By: Denisse Albornoz and Josique Lorenzo

In a recent post we described the experience of OCSDNet members: Leslie Chan (OCSDNet Principal Investigator), Denisse Albornoz (OCSDNet Coordination Team) and Josique Lorenzo (Project sub-grantee, CATIE) at the seminar on Ciencia Abierta (Open Science) at the UTP (Technological University of Pereira) in Colombia, where they met with scholars, organizations and community leaders advancing open and collaborative science to tackle development challenges in the region.

This second post, written collaboratively by Denisse Albornoz and Josique Lorenzo, will describe the lessons we brought home, what they mean for the OCS in Development field and how they will be addressed by OCSDNet.


  • Speakers of ‘Ciencia Abierta’ seminar emphasized the importance of identifying motivations, incentives and ideologies in local contexts to evaluate the real potential of OCS, as well as its benefits and challenges.
  • After introducing the term to diverse communities, openness proved to be an appealing term, yet by no means all encompassing or representative of other inclusive and collaborative knowledge production models. It continues to attract an academically and digitally literate class, which limits our understanding of how ‘openness’ is defined or manifested on the ground.
  • Spending time in Latin America exposed us to ideologies that fundamentally challenge the tenets of Western development agendas. We have identified a new thematic area in our research that explores the plurality of regional and local expressions of OCS, and hopes to produce a nuanced, and context-sensitive understanding of open practices in the network.

How can Open and Collaborative Science (OCS) address locally relevant concerns?

colalge biodivers

Colombia is one of the richest countries of the world in terms of biodiversity (photo: Josique Lorenzo)

Introducing concepts of Open and Collaborative Science to an audience who was completely unfamiliar with the concept was quite a challenge. Although the community hosting the seminar was eager to explore what OCS meant for research, innovation and development in a knowledge-based economy, it soon became clear that Open Science could not be defined without tying it to local motivations, incentives and ideologies. Identifying these and examining the political, cultural and social conditions under which Open Science becomes attractive for scientists and researchers is the first step towards examining its local relevance.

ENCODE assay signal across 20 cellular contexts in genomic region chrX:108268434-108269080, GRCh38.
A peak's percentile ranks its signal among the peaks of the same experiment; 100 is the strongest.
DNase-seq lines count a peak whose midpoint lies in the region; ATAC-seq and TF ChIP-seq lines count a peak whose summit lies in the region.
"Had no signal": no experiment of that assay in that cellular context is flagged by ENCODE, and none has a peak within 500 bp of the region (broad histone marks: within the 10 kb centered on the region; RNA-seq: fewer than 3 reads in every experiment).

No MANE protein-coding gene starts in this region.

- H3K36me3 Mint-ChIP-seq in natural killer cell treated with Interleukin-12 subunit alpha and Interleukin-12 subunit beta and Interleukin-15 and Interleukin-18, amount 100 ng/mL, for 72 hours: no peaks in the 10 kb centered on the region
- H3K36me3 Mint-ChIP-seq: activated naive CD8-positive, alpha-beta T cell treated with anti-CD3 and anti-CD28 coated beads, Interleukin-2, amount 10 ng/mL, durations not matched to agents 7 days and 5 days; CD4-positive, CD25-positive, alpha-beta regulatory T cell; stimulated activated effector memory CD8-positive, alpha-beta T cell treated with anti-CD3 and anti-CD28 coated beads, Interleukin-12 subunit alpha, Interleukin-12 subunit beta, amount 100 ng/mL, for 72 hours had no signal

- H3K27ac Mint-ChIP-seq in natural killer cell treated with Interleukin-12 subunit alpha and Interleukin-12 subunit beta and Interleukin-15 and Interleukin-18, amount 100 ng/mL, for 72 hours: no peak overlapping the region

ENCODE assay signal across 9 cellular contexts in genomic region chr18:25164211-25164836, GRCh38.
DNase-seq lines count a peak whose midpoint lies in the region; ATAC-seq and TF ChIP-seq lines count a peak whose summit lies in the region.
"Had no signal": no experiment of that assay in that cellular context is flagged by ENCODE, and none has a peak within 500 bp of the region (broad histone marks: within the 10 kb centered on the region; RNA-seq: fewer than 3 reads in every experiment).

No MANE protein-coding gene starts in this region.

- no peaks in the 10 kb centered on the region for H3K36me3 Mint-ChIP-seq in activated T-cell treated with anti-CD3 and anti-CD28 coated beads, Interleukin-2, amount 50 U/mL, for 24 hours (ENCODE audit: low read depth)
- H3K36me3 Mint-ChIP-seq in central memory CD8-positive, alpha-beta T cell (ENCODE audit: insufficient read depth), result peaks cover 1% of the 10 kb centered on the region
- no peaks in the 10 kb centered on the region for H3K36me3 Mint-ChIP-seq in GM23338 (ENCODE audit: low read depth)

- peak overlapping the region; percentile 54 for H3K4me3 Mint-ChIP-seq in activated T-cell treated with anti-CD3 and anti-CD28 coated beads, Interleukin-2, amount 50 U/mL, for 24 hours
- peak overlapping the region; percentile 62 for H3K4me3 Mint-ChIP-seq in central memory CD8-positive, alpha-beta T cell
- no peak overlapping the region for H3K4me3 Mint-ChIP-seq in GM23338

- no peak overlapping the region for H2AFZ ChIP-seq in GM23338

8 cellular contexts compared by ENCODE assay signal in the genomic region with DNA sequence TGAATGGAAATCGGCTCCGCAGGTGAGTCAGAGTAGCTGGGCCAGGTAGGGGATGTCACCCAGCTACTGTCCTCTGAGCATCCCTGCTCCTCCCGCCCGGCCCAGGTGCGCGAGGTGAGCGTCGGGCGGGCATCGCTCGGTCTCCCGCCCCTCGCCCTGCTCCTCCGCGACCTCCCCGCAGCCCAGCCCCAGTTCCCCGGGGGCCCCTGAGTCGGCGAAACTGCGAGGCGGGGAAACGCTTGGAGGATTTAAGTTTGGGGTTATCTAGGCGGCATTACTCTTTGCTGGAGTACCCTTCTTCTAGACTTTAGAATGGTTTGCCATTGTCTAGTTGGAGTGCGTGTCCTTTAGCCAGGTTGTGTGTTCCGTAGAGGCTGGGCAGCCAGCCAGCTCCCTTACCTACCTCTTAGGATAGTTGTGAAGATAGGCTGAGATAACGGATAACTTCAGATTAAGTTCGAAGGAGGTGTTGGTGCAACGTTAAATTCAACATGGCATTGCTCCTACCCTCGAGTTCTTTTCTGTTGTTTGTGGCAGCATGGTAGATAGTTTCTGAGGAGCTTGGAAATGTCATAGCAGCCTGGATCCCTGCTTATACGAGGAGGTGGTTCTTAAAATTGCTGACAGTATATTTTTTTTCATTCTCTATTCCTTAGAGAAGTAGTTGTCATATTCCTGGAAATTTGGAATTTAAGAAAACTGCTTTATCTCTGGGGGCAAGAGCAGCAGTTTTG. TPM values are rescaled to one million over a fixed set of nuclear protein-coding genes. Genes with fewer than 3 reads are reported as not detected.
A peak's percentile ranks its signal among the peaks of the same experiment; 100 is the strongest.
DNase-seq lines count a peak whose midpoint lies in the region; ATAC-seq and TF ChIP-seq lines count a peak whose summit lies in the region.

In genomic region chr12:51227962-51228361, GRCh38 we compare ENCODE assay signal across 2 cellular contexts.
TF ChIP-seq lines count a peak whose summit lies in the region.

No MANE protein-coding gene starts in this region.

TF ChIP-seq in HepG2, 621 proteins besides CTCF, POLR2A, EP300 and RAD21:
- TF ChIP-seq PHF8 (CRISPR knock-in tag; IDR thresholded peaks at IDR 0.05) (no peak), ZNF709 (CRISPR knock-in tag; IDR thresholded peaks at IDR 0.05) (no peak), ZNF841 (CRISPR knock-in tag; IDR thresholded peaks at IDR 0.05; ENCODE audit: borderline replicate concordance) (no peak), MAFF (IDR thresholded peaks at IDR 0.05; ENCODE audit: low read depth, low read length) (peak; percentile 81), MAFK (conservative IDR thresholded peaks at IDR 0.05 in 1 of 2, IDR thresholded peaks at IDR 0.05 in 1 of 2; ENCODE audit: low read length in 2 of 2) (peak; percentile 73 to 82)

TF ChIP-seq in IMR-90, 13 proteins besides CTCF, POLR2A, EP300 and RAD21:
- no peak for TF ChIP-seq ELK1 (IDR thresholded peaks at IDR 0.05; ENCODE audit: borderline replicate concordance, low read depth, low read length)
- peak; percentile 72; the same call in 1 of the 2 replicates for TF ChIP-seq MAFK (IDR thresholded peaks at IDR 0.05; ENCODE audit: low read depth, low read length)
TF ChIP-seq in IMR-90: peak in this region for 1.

Three themes stood out in the Colombian context. The first was biodiversity management and conservation. Most speakers, including Martha Giraldo, Jorge Orejuela, Josep Pintó and Josique Lorenzo, framed OCS as an important practice to generate knowledge and participatory programs geared towards the protection and valuing of biodiversity and the environment. They made an explicit connection between OCS initiatives such as open mapping, citizen science and participatory action research as key activities to capture the ways in which environmental degradation is affecting the economic and social life in Colombia and make visible the symbolic and cultural value it has for many of its communities.

“[Bio-diversity] is one of the biggest ways in which Open Science is becoming relevant and interesting for communities in Colombia” Pilar Saenz, Fundación Karisma

The second theme was the peace and post-conflict reconciliation process. John Mario Rodriguez, professor at UTP and coordinator of Risaralda Model Forest, powerfully situated ‘openness’ in Colombia’s current moment in history, as the state approaches the end of a 50-year-long gruesome war with the FARC. He reflected on how a philosophy of openness could speak to reconciliation processes that include the painful visibilization of memories of violence.

“How can openness help us produce knowledge to deal with the upcoming challenges of the post-conflict era?” John Mario Rodrigues, UTP

This theme is particularly relevant in highly politicized contexts. Could open research practices produce knowledge to challenge the strategic closure of key information by institutions and dominant political groups? Could collaborative knowledge production help restore the social fabric of the nation moving forward? These questions had a deep echo in the room, and signalled the complexity of negotiating tenets of openness, such as transparency and the democratization of knowledge, with political conflicts.